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A Unified Theory of Machine Life and Artificial Intelligence



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It seems to me that artificial intelligence is a problem that ought to be set aside for a while. First we have to comprehend natural stupidity. If we are to be authentic (in Sartre's sense), no matter how we characterize it, we all know that we have met people who are much smarter and much more stupid than we deem ourselves.

So we have to explain natural stupidity as part of the problem of explaining natural intelligence. Then we can begin to characterize AI software as AS (Artificial Stupidity) or AI (Artificial Intelligence) - and further, it's not black and white, it's a gradient from carrot to Einstein.

This is one thing that bothers me about the SETI project. Why not be satisfied with searching for stupid life? Wouldn't that be enough to rock our religious and philosophical foundations? Admittedly, SETS would be more difficult to locate, but why do we raise the bar so high?

Back to AI software. We have to recognize a semantic issue here. Before the Wright brothers, there were numerous attempts to make men fly - modelled on bird's wings, tree-seed-heliocopters, and so on. None worked. Then the Wright brothers made something work, and the definition of the verb "to fly" changed. Planes fly. I fly to Los Angeles.

The same redefinition is going to occur with the verb "to think" - which you alluded to. If it walks like a duck and quacks like a duck, then it's a duck. But I think that to some extent, this misses the point. It doesn't matter that Big Blue can beat Kasparov; it matters how quickly Big Blue can learn backgammon or bridge. We don't measure intelligence on what we already know; that is a measure of knowledge. The measure of intelligence is, How quickly can we learn something new and unforeseen? That's how we judge people around us: not by what they've read or what they've already learned, but by how quickly they adapt to new circumstances, see things we didn't see before them, advance conjectures that never occurred to us, and have insights we didn't even fathom. That's intelligence.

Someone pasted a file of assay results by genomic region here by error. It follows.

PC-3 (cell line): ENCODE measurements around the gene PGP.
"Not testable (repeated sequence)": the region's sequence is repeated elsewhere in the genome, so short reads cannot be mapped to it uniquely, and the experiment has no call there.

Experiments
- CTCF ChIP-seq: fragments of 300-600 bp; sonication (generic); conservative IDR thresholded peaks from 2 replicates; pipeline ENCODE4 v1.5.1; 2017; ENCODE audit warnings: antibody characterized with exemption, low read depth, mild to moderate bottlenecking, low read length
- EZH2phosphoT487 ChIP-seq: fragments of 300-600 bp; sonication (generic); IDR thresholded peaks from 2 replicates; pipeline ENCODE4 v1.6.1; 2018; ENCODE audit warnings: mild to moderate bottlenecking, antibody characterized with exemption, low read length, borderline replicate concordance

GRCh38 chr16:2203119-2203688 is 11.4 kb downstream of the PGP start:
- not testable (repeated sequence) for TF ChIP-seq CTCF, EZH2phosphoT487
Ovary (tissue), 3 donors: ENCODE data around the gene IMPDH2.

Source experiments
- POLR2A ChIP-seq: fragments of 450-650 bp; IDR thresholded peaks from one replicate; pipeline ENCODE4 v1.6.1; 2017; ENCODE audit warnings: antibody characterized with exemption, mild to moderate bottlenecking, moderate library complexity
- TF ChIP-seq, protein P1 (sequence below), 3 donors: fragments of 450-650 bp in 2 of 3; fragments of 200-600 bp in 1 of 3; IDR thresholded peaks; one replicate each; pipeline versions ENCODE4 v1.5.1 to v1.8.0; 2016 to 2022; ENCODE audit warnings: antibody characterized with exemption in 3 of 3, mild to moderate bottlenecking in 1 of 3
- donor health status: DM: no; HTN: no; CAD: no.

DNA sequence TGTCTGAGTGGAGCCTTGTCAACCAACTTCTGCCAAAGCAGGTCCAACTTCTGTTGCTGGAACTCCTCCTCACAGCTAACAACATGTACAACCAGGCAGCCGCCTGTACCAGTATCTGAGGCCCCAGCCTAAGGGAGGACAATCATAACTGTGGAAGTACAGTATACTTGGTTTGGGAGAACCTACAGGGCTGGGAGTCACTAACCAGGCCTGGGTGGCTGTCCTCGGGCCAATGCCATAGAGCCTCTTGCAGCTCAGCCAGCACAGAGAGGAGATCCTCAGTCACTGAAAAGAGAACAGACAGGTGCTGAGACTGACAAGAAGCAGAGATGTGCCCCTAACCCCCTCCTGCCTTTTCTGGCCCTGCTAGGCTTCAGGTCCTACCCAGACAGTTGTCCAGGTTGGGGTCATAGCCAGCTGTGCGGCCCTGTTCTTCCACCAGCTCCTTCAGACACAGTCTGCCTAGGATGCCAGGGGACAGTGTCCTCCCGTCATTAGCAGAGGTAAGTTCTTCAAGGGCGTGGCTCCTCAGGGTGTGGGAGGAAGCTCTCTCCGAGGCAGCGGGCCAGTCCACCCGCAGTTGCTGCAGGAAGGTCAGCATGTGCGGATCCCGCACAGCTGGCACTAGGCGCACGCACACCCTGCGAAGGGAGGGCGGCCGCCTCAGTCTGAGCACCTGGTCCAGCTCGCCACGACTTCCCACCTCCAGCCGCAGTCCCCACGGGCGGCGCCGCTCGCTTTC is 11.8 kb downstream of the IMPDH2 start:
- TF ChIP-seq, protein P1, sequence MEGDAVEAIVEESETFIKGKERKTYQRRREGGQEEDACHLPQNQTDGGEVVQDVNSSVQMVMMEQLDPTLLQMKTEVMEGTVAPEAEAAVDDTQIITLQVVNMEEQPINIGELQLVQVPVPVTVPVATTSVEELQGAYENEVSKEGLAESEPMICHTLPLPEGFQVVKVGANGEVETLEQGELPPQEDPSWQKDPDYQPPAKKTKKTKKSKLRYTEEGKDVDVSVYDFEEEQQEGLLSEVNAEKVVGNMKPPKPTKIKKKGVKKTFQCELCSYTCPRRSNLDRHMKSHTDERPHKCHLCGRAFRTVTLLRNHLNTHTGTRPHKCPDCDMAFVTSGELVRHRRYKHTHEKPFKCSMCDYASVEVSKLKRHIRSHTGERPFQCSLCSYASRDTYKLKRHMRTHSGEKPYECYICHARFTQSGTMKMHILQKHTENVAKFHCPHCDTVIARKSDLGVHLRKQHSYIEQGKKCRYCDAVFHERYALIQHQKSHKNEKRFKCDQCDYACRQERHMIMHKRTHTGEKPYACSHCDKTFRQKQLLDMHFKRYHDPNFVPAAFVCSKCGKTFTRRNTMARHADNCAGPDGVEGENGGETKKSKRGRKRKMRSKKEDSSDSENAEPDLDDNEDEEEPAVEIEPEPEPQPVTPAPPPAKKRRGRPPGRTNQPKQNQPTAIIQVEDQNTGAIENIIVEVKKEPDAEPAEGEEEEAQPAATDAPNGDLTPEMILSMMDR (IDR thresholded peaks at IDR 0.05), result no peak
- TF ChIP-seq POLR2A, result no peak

I can teach you the rules of backgammon in 10 minutes. The statistics underlying the correct plays will take longer. And as my friend Vlad Dobrich phrased it so well, "The first year, you learn to move the pieces. The second year, you learn to move the doubling cube. The third year, you learn to move your opponent."

The basic difference between AI and human intelligence is that humans don't have to be pre-programmed. This is a huge chasm. I have spent my past 30 years writing software, some of it attempts at AI, some at Genetic Algorithms, etc. I am all too aware that the smartest AI program is dumber than a goldfish.

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